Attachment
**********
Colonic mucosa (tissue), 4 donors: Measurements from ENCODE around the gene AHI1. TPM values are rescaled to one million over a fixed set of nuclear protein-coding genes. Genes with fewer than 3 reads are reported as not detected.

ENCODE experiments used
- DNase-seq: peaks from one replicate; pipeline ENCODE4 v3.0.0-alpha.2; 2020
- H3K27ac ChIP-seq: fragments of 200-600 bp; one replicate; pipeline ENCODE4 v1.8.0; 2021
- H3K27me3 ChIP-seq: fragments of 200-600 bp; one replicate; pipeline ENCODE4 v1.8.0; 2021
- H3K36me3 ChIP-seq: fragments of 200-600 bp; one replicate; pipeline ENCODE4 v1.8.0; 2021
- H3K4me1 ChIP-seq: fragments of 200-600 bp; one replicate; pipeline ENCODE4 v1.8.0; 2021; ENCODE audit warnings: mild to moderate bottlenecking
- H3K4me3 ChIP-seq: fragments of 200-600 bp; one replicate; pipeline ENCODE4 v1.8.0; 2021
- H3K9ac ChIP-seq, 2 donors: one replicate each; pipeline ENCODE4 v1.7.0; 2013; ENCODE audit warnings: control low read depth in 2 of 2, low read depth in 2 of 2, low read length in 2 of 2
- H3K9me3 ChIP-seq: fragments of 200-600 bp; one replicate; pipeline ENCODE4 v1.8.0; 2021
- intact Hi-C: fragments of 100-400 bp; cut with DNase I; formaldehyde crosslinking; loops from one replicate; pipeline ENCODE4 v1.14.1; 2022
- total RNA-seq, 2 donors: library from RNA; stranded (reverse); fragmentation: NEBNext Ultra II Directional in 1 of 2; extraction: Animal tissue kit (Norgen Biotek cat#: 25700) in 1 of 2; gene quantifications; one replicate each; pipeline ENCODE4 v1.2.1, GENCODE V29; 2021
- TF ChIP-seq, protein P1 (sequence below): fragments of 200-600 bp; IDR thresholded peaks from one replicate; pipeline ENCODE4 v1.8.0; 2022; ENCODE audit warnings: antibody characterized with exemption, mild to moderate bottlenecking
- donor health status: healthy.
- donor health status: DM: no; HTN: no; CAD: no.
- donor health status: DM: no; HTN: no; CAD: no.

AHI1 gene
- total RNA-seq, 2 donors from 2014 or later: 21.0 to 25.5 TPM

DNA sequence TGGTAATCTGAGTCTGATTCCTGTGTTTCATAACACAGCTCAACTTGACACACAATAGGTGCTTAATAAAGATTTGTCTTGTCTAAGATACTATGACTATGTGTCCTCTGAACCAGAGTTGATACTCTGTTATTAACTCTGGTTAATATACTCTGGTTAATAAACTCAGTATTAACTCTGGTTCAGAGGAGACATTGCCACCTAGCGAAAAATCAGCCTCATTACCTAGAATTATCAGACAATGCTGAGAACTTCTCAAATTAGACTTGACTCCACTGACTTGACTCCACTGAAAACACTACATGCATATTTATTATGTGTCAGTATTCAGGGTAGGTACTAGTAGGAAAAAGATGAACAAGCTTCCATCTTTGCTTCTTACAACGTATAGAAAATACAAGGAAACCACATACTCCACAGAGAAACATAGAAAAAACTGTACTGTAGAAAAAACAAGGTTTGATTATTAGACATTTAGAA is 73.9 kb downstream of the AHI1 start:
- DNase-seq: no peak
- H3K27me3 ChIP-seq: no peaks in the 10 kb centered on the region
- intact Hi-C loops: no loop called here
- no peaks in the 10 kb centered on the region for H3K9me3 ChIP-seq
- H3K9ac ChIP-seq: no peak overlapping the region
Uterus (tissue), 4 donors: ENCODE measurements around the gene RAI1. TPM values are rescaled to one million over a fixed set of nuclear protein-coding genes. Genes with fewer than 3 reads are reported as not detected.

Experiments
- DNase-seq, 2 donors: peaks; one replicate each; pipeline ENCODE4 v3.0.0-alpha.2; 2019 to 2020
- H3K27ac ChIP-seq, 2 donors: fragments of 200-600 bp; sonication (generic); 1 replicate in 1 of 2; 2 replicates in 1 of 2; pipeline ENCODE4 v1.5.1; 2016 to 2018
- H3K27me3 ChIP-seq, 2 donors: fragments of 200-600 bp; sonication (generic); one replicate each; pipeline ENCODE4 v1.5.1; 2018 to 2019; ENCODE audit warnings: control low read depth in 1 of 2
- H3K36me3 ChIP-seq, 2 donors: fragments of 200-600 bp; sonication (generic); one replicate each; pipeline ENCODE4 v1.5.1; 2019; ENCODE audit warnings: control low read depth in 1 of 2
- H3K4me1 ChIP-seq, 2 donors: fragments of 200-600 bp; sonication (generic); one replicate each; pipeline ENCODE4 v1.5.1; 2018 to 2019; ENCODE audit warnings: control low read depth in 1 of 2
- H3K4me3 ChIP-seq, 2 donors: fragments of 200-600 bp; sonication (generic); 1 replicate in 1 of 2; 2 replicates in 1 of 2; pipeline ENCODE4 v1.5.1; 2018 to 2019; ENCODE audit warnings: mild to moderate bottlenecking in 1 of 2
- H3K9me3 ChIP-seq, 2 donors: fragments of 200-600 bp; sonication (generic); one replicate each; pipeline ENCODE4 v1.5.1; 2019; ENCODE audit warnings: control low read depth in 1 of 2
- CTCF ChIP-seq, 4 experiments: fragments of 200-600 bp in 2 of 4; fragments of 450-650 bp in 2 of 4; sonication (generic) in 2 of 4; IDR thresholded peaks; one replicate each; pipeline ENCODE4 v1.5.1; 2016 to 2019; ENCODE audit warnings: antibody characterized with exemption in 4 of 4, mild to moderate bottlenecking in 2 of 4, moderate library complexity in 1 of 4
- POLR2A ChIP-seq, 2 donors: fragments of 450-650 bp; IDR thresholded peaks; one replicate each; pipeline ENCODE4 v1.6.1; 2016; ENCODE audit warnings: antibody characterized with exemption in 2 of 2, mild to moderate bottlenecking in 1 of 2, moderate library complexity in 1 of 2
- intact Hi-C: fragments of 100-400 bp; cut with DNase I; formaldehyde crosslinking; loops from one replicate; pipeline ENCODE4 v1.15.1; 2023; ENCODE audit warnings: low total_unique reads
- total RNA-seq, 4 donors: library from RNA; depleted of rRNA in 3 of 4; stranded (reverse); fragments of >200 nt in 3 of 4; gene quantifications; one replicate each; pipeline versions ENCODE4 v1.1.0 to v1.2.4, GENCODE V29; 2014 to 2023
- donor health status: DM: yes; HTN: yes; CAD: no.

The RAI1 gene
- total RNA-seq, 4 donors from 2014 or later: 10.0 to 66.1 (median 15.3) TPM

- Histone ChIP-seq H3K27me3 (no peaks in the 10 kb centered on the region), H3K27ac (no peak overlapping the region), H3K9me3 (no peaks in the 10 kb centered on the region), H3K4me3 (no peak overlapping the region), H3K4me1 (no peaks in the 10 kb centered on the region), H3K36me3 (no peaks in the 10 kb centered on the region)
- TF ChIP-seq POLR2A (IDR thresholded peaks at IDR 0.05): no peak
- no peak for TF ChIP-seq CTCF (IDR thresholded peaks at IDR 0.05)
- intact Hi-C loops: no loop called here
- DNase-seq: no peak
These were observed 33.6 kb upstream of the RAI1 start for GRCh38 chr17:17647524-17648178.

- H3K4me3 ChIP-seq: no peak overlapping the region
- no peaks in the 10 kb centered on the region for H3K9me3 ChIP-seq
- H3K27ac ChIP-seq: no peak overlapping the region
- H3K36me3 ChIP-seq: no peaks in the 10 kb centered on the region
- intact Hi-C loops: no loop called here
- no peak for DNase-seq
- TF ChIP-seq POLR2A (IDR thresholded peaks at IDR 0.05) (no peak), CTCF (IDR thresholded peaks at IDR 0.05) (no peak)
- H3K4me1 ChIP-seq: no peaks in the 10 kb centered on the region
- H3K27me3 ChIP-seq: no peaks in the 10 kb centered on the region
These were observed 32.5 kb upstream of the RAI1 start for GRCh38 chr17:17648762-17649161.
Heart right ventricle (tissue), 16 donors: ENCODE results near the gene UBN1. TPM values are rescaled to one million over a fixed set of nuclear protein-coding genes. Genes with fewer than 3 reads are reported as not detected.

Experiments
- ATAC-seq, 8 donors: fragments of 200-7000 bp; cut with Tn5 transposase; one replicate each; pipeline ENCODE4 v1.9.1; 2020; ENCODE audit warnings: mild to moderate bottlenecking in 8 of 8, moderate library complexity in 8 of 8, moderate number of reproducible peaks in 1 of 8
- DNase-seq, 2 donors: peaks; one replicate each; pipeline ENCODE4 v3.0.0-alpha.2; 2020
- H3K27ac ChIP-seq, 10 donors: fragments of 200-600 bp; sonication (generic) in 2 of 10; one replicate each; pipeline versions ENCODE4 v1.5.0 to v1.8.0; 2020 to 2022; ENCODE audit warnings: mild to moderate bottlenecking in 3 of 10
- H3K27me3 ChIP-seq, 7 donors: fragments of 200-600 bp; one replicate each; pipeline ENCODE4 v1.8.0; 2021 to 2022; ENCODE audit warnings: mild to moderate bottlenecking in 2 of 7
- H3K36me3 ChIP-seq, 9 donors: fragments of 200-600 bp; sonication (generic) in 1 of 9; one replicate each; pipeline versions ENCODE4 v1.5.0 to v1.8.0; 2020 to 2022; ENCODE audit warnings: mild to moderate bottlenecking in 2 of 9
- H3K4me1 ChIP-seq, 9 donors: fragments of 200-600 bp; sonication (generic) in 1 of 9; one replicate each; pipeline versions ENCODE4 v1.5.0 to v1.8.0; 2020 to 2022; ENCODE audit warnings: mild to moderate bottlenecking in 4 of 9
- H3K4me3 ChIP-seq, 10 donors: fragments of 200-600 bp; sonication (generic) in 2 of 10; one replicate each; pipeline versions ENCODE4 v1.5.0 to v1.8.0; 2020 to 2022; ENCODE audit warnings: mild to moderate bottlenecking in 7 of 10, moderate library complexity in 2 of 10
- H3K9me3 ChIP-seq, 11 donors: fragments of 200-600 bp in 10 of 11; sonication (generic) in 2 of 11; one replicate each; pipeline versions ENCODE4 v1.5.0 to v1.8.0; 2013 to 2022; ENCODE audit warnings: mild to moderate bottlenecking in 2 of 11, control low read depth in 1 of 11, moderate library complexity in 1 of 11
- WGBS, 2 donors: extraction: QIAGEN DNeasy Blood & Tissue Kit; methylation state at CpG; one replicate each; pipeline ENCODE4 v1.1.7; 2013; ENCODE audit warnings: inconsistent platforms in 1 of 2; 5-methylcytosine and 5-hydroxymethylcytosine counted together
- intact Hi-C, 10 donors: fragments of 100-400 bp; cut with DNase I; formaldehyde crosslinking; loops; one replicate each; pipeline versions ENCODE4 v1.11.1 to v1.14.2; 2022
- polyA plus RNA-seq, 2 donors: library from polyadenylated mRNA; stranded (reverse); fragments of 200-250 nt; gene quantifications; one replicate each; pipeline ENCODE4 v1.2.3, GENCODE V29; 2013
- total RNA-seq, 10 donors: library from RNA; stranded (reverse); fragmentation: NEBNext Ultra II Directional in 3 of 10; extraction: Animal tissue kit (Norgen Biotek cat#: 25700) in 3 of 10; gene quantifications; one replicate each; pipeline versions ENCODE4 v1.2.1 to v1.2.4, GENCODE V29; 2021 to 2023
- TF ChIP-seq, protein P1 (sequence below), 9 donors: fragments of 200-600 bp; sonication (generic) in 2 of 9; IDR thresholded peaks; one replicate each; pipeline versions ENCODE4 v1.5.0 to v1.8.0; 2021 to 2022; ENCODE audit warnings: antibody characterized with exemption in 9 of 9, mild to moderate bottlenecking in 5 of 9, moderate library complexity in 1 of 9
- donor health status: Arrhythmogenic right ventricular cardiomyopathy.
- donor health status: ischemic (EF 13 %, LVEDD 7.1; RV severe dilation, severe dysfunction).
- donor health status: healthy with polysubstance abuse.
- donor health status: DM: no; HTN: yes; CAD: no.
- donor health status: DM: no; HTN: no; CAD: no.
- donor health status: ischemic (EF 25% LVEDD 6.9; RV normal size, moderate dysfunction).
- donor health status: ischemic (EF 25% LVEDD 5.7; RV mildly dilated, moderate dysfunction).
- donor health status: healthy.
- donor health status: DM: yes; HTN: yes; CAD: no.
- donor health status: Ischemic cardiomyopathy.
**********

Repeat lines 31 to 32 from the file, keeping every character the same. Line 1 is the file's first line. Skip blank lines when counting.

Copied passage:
- H3K4me1 ChIP-seq, 2 donors: fragments of 200-600 bp; sonication (generic); one replicate each; pipeline ENCODE4 v1.5.1; 2018 to 2019; ENCODE audit warnings: control low read depth in 1 of 2
- H3K4me3 ChIP-seq, 2 donors: fragments of 200-600 bp; sonication (generic); 1 replicate in 1 of 2; 2 replicates in 1 of 2; pipeline ENCODE4 v1.5.1; 2018 to 2019; ENCODE audit warnings: mild to moderate bottlenecking in 1 of 2